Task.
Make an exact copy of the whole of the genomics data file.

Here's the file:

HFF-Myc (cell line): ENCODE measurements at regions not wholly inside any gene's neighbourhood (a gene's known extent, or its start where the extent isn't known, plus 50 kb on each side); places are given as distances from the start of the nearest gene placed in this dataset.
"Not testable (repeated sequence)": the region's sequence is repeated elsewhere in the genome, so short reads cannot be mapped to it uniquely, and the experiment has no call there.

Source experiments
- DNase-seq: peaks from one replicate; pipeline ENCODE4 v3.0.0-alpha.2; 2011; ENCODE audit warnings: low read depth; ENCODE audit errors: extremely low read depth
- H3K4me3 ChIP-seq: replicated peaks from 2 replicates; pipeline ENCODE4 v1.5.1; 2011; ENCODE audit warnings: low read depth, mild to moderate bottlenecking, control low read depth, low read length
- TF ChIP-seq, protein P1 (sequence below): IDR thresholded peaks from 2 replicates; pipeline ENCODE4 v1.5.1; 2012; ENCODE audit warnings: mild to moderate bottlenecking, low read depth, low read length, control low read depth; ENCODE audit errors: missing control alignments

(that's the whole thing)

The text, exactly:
HFF-Myc (cell line): ENCODE measurements at regions not wholly inside any gene's neighbourhood (a gene's known extent, or its start where the extent isn't known, plus 50 kb on each side); places are given as distances from the start of the nearest gene placed in this dataset.
"Not testable (repeated sequence)": the region's sequence is repeated elsewhere in the genome, so short reads cannot be mapped to it uniquely, and the experiment has no call there.

Source experiments
- DNase-seq: peaks from one replicate; pipeline ENCODE4 v3.0.0-alpha.2; 2011; ENCODE audit warnings: low read depth; ENCODE audit errors: extremely low read depth
- H3K4me3 ChIP-seq: replicated peaks from 2 replicates; pipeline ENCODE4 v1.5.1; 2011; ENCODE audit warnings: low read depth, mild to moderate bottlenecking, control low read depth, low read length
- TF ChIP-seq, protein P1 (sequence below): IDR thresholded peaks from 2 replicates; pipeline ENCODE4 v1.5.1; 2012; ENCODE audit warnings: mild to moderate bottlenecking, low read depth, low read length, control low read depth; ENCODE audit errors: missing control alignments